Yeah, at work, i want to say two days ago I actually had a conversation with someone who who has been facing these kind of thoughts. Of course I’m not gonna go into details about it, but the the thing that also Keynoted was right now in society nobody looks for those kind of things as well. So, like for his example, he used to come into work on time, which was 15 minutes early for him every single day, and now he’s coming in 30 minutes late. That was his sign that things were changing mentally for him, that he was wondering why nobody caught And I don’t and I had this conversation with him. I don’t believe it is necessarily anyone else’s job to to look for signs like that, because it could just be, hey, my car broke down or something else going on. He in that conversation I told him my story, basically how I kind of went through it. I used to. So my first conversation after I attempted was how it was selfish of me doing that, which put a lot of pressure on me because I was still having those thoughts and those, those that pull. But luckily I was able to handle it from a very loving conversation with my mom after. That pulled me away from it, and so then I decided that I had a duty to be there for other people. I still fought that for the next 20, 22 years. I’m 28 now, just for reference on the podcast And I, for the first time in my life, i’m not having those. Every other point in my life I’ve had those thoughts and it would come in waves. It would go you know months. Sometimes it’s the sirens call where it’s you know one and done kind of feelings. But the only thing that I can attribute to me getting out of it was breaking the selfish mentality of thinking Oh, this is, i’m living for the other people around me, which I really do attribute that to being a little selfish, because your life should mean something to you as well. And when I pressed into that I had to go through a lot of dark times, but because I was pressing into it, i found a lot of people that actually really cared and was able to help pull me through that. And I guess, with me saying that I just wanted, i wanted to say guess, you have to push into it. You know a lot of people hold on for a multitude of different reasons, but until you start to learn and figure out, i don’t like how I phrase that.
Jon Mayo: 20:38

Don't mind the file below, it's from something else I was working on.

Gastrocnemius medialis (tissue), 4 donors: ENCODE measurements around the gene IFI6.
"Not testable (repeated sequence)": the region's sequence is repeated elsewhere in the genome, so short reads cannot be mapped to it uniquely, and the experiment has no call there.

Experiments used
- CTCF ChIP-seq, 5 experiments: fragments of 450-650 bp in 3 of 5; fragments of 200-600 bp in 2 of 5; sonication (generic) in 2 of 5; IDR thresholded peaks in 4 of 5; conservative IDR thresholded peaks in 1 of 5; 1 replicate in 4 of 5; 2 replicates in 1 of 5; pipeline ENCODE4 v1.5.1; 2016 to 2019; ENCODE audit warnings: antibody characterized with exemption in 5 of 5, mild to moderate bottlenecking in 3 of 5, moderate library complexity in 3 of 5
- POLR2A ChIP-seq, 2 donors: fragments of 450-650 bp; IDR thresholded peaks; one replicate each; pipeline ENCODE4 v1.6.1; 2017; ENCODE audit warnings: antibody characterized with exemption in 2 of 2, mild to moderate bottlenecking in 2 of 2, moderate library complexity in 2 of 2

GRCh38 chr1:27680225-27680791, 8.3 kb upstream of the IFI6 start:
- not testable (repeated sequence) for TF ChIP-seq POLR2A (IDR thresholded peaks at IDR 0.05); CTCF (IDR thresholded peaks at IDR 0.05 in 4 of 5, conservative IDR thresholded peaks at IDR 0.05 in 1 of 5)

I can help a bit Like, yeah, with the pressing in. We met not, we met just before you had planned that event And then we started talking a lot more after the fact and pushing in and essentially living a lot of what is written in the book. Be relentless, right, walking through that. And you, you went deep and far in your readings across the board, right. But one of the reasons I wrote be relentless if the obstacle is the way, then we must be waymakers is precisely because of this as well. And the premise in the book is what you’re talking about. We have to cultivate, like. If we cultivate a version of ourselves that we’re proud to see in the mirror and that we can love, then that allows us to over like, pour out energy and love from a place of an overflowing cup into those closest to us, and then that fills that vessel until it’s overflowing into the community and into the next thing and into the next thing, until you’re just pouring yourself out from this like place of never ending energy, because you’re cultivating care of self, respect of self, love of self, by working on yourself to become the best version of you, that you can become Right. And it’s by starting, like Jordan Peterson said if you want to change the world, start by changing yourself right. And in the Christian Bible it says if you, before you remove a spec from your neighbor’s eye, remove the log in your own right. And there’s different wisdom texts across time And thousands of teaching have demonstrated the power of holding up the mirror And even reflecting on a conversation with noble Gibbons, episode 56. Yeah, yeah, and 56, which is fantastic, especially following this conversation. If you want to dive into more, i would go straight to episode 56. But when we, if you can’t just put it into action, because the place that you’re in then acknowledging and not having hung up on this conversation here, i would say is your first action, yeah, and take some encouragement that, because oftentimes when we face that which are uncomfortable and we’re not willing to face, it’s hard. And if you’ve made it to this point in the conversation and you’re just like feeling lost and at despair, i’d encourage you that you’ve already chosen action by not jumping off yet And hopefully that allows a little bit of fuel to take the next action, which may be listening to episode 56, maybe talking to someone you care about, maybe talking to yourself in the mirror, whatever the case is but a step away from that darkness and into putting yourself in the light. Where you can’t hide right And you begin to do the painful work of cultivating whatever version of yourself that you want in the anomaly type sirens called behavior. That can be dangerous And, as I alluded to earlier, can be thrust into the light as well. If that’s your struggle or if that’s a temptation that scares you, that has happened so that it loses its power.